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Our View: 2010: Let’s get back to basics on money, water, jobs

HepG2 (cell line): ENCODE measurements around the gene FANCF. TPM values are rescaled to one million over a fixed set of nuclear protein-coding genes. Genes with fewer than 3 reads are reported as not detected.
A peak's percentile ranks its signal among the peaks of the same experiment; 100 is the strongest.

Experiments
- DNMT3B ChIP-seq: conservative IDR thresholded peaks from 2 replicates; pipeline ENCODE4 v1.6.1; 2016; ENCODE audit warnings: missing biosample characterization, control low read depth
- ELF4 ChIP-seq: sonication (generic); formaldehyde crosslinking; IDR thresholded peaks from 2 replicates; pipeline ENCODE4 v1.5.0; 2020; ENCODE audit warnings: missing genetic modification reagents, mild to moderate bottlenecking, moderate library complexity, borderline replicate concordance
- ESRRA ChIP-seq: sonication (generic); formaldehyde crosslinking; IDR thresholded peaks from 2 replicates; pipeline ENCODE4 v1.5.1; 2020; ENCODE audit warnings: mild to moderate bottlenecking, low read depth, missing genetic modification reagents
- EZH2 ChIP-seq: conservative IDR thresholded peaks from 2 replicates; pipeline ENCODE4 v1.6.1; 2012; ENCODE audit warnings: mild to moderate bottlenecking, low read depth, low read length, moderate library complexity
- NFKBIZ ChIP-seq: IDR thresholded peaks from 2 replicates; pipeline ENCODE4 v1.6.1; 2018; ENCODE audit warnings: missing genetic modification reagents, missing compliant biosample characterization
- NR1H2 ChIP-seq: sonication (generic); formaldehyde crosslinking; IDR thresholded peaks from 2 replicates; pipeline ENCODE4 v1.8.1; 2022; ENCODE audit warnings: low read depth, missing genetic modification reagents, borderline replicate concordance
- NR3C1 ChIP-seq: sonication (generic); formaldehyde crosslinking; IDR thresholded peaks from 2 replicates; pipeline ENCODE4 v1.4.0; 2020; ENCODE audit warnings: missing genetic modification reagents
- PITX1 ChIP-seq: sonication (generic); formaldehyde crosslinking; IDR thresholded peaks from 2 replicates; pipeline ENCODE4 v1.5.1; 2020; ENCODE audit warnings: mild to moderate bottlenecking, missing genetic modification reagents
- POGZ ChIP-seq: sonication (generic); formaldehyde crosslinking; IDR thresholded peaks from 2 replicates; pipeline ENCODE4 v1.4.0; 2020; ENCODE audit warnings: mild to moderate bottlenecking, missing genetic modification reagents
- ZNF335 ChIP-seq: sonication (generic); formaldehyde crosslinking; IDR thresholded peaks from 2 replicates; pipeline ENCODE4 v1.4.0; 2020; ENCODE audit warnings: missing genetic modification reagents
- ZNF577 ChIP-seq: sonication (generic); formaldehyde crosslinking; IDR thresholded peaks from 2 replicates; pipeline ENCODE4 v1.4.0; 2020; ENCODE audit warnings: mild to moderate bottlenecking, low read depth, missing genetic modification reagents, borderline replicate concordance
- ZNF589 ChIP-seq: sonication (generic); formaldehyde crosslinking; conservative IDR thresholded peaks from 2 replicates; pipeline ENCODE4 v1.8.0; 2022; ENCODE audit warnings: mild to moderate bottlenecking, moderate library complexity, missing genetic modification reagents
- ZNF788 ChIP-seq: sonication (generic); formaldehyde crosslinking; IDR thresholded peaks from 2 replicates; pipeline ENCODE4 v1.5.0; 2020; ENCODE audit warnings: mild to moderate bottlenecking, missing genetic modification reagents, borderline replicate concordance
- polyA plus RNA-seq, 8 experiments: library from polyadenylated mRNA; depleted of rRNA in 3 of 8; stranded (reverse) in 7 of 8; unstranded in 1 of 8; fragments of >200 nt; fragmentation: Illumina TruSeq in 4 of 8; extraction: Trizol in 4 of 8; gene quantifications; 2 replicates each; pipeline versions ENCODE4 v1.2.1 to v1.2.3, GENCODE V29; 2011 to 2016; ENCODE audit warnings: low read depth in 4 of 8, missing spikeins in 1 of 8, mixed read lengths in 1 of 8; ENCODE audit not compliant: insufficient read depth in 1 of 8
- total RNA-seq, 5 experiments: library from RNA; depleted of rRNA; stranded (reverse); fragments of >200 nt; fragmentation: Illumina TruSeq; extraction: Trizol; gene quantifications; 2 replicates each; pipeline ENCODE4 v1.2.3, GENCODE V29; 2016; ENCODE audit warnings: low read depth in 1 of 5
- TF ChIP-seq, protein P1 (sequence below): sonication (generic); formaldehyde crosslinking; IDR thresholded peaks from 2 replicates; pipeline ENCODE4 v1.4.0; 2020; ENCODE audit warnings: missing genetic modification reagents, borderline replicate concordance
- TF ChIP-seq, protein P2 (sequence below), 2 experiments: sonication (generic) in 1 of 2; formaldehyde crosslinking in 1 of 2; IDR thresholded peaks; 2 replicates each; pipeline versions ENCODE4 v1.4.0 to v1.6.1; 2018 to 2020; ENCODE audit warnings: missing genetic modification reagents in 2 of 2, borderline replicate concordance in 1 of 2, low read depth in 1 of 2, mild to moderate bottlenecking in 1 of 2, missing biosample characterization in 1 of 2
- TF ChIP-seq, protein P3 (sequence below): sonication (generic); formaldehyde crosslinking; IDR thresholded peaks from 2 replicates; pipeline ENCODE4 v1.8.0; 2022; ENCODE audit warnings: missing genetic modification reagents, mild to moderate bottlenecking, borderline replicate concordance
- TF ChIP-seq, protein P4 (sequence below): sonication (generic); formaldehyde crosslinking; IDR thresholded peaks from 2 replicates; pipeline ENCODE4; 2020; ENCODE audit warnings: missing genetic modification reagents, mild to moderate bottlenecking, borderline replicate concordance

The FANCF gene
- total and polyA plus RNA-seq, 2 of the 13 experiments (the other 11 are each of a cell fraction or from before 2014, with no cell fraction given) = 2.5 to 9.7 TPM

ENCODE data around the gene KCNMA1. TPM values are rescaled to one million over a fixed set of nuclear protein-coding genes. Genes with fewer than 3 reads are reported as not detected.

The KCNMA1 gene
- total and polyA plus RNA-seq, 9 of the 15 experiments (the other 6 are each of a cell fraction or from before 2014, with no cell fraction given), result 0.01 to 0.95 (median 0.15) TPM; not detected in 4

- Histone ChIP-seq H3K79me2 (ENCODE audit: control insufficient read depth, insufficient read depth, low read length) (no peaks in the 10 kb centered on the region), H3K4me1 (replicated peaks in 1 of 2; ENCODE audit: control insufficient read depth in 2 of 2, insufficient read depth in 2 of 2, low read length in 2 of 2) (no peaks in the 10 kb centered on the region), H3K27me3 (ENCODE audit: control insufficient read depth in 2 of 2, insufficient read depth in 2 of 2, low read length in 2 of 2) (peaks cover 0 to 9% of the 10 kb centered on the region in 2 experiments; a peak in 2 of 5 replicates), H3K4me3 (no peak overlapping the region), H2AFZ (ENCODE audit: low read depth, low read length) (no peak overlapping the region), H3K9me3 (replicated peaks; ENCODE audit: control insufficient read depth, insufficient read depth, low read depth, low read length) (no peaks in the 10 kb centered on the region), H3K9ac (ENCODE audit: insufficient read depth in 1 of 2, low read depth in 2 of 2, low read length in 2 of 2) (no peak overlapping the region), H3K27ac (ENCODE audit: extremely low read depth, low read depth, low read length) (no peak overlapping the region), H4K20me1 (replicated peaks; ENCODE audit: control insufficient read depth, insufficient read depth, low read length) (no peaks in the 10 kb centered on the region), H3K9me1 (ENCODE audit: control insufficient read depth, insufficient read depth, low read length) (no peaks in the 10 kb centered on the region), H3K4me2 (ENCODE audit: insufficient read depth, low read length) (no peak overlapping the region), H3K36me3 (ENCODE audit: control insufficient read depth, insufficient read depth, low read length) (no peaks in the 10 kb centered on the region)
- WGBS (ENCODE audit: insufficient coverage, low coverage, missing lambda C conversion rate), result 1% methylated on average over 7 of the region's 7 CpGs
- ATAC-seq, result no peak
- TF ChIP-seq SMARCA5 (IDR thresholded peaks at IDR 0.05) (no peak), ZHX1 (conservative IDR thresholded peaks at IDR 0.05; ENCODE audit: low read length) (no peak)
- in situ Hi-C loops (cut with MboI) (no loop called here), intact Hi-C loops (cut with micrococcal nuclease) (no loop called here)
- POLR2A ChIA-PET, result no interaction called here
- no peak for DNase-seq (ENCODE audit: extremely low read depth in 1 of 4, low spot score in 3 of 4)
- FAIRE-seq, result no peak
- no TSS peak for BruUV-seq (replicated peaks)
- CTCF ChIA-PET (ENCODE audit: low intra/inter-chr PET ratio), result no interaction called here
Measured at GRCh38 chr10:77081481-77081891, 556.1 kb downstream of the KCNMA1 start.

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If 2009 was the year of the great recession, is 2010 the year of the great recovery? While few economists see the new year bringing robust growth, there are enough positive signs in housing, retail sales and corporate investment to believe the worst might be over. If employment improves, especially in the first quarter, we all could be breathing a little easier at this time next year. But even a hearty economic recovery won’t fix all of Auburn’s and Placer County’s money woes. That issue — government operations and funding — likely will lead the list of critical issues facing the region in 2010. With strong leadership and strategic action, the Auburn Journal editorial board sees the following agenda as a blueprint for community success over the next 12 months. Local government Auburn and Placer County face ongoing contractual issues with employees and law enforcement. It will take a deft hand in negotiations to balance public safety, efficient operations and long-term staff morale. Both sides must be willing to sacrifice, realizing taxpayers expect transparency and accountability at the local level, now more than ever. At the ballot box, voters will decide the fate of three Auburn City Council positions currently held by Mayor Bridget Powers, Kevin Hanley and Mike Holmes, while county supervisor seats held by Rocky Rockholm and Robert Weygandt will be up for grabs. It would serve this region to have spirited, vigorous, competitive races that result in the best decision-makers possible. Will candidates step up to the challenge? Economic development “Think Auburn First” is a catchy slogan that must transition to bona fide movement in 2010. Meanwhile, city officials must get more aggressive with commercial real estate leaders on finding a strong tenant for the vacant Gottschalks store. The space is a key cog in local retail growth, and dozens of jobs would boost the hopes of local job seekers. Speaking of employment, 2010 would be a great year to see some of the vacant space filled at the Auburn Airport Industrial Park. Work is under way to organize the airport businesses into a business association, a move that would help build momentum and marketing for general aviation and the 285-acre complex. Tourism, especially with growth in local winery visibility and wine quality, must be fully tapped. And a resurgent Downtown — with Streetscape construction behind it — should make this spring and summer exciting. Fire safety The horrific 49 Fire reminded us what can happen when fire, wind and drought conditions mix. As families rebuild from the ashes, a larger and more powerful wildfire menace lies dormant in the American River Canyon. Stunningly beautiful, the canyon also is a tinderbox at Auburn’s back door. Action is needed this year to remove brush, trees and wood fuel from the canyon that could erupt this summer and destroy not dozens, but hundreds of homes. Auburn continues to ask for more state and federal resources, but with those funding wells running dry, why not a public-private partnership to get the job done. A Project Auburn of epic scale could assure the safety of thousands of area residents. Education Shrinking budgets and declining enrollment will continue to frustrate education leaders in 2010. This should be the year the Placer County Office of Education takes the lead on school consolidation in the greater Auburn area. Every available dollar should be focused on students, not redundant administrative structures. PCOE must take the lead on this issue, rather than waiting for individual districts to pair up and consolidate on their own. Cultural arts The Auburn Area Performing Arts Center made giant strides in 2009, and a series of music, dance and film performances in 2010 will only raise the visibility of the work needed to make this the centerpiece of Auburn redevelopment. Two of Auburn’s largest and most beloved summer events — BBQ & Blues and the Black & White Ball — are not on the calendar for the first time in about 20 years. Both events will be dearly missed, but will their exits open the door for a new signature event? Water Last, but certainly not least, is the fluid we all need. As legislators attempt to solve the Delta’s quality and quantity issues by sucking water from the foothills and other parts of the state, the Placer County Water Agency will need local support to maintain the supply that sustains us all. At home, we need to step up conservation efforts to save every drop possible.